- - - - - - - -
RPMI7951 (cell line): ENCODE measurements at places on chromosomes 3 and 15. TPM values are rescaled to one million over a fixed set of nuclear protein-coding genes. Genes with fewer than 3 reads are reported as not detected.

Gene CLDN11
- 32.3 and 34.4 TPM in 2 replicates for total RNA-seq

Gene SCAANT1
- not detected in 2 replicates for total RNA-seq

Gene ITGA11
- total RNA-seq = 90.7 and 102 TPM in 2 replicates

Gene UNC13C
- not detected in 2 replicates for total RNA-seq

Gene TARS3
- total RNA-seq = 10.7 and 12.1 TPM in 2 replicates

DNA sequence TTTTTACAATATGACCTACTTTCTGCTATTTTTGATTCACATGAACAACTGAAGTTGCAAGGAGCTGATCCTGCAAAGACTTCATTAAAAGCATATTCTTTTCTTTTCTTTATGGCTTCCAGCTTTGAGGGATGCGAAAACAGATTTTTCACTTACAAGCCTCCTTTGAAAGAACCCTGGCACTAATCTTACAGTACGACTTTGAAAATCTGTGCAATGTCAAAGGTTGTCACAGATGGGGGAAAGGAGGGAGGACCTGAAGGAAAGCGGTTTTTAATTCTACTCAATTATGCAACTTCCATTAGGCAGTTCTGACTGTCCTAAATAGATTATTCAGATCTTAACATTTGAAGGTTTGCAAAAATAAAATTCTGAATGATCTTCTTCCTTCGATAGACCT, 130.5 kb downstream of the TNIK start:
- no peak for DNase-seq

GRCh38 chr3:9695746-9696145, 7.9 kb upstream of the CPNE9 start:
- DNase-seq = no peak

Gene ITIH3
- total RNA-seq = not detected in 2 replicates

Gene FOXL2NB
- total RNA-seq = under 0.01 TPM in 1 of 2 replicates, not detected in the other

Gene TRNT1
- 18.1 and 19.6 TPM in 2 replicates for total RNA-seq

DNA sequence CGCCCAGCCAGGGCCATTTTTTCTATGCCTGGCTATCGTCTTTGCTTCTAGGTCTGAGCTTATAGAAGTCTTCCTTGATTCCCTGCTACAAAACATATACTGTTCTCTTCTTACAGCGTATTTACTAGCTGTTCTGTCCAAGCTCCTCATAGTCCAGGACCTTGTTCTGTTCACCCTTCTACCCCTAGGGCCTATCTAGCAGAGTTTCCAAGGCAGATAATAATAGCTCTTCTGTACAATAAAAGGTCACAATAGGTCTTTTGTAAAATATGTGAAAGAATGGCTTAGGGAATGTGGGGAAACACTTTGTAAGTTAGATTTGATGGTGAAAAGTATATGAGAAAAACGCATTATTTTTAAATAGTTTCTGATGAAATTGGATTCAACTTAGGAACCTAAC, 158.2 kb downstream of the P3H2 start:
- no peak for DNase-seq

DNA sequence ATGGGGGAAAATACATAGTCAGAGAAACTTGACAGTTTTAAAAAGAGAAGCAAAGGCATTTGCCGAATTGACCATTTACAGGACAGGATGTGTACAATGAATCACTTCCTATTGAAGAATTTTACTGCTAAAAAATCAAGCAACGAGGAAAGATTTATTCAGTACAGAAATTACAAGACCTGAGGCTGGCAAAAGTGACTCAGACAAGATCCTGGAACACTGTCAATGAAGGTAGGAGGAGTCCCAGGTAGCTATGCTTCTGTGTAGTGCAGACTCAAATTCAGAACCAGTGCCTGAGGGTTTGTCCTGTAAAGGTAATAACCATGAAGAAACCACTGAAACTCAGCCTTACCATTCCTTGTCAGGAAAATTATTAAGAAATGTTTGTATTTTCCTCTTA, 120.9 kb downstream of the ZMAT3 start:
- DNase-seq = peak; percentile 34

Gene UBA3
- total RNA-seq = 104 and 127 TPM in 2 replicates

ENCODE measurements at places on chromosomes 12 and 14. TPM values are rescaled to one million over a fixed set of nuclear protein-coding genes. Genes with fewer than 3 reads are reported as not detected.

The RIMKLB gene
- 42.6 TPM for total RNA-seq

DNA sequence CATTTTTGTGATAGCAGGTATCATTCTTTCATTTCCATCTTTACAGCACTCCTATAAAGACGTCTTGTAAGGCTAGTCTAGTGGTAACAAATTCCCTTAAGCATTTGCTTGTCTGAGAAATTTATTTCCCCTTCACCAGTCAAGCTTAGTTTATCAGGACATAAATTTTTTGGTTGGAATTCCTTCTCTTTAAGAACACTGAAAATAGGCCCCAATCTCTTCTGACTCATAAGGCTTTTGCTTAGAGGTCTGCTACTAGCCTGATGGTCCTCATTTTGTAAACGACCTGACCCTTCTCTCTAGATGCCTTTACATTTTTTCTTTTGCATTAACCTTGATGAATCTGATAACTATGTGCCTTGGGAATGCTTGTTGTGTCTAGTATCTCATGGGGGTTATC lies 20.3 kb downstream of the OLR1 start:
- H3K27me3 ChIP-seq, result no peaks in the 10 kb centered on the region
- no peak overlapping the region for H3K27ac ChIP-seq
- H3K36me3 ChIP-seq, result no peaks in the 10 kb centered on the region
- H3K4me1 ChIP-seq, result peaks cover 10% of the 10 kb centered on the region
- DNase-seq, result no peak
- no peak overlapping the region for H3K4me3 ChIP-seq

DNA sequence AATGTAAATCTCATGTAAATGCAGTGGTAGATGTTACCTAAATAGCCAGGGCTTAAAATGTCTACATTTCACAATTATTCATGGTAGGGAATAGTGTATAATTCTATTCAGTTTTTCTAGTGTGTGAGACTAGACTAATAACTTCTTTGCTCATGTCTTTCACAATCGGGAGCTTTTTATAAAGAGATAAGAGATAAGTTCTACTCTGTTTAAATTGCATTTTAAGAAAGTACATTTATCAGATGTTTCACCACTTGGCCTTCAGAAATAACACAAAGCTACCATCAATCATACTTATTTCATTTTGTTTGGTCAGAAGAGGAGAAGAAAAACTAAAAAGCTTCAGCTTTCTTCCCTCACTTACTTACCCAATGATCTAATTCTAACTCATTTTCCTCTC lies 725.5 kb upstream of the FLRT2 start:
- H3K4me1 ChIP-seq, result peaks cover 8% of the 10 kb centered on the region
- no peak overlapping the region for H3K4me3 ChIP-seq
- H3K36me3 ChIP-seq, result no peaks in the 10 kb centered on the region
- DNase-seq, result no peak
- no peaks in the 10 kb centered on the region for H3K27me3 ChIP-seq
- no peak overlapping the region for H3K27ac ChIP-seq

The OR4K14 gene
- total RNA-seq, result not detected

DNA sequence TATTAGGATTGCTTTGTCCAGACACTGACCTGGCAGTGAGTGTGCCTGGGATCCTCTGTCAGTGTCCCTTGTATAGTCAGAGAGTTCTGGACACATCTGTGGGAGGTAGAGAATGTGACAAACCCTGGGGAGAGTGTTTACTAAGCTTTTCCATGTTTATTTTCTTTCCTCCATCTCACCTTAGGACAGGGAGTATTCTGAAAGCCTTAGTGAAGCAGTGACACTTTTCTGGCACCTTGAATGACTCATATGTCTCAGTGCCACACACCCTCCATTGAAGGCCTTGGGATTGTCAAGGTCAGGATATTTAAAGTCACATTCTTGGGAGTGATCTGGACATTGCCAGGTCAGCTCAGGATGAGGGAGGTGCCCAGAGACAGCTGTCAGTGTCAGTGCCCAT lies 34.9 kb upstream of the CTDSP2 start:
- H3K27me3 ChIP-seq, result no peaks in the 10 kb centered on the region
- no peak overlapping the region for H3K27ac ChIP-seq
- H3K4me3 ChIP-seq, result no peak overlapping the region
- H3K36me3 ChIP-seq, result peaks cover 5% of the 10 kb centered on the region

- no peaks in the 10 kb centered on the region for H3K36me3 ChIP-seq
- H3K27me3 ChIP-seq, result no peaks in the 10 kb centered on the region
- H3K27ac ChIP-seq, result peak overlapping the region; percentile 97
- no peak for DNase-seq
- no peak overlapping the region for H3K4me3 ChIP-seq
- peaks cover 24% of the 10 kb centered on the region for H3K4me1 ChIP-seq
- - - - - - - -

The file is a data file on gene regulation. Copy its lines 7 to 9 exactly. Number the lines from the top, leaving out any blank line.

- total RNA-seq = 90.7 and 102 TPM in 2 replicates

Gene UNC13C
- not detected in 2 replicates for total RNA-seq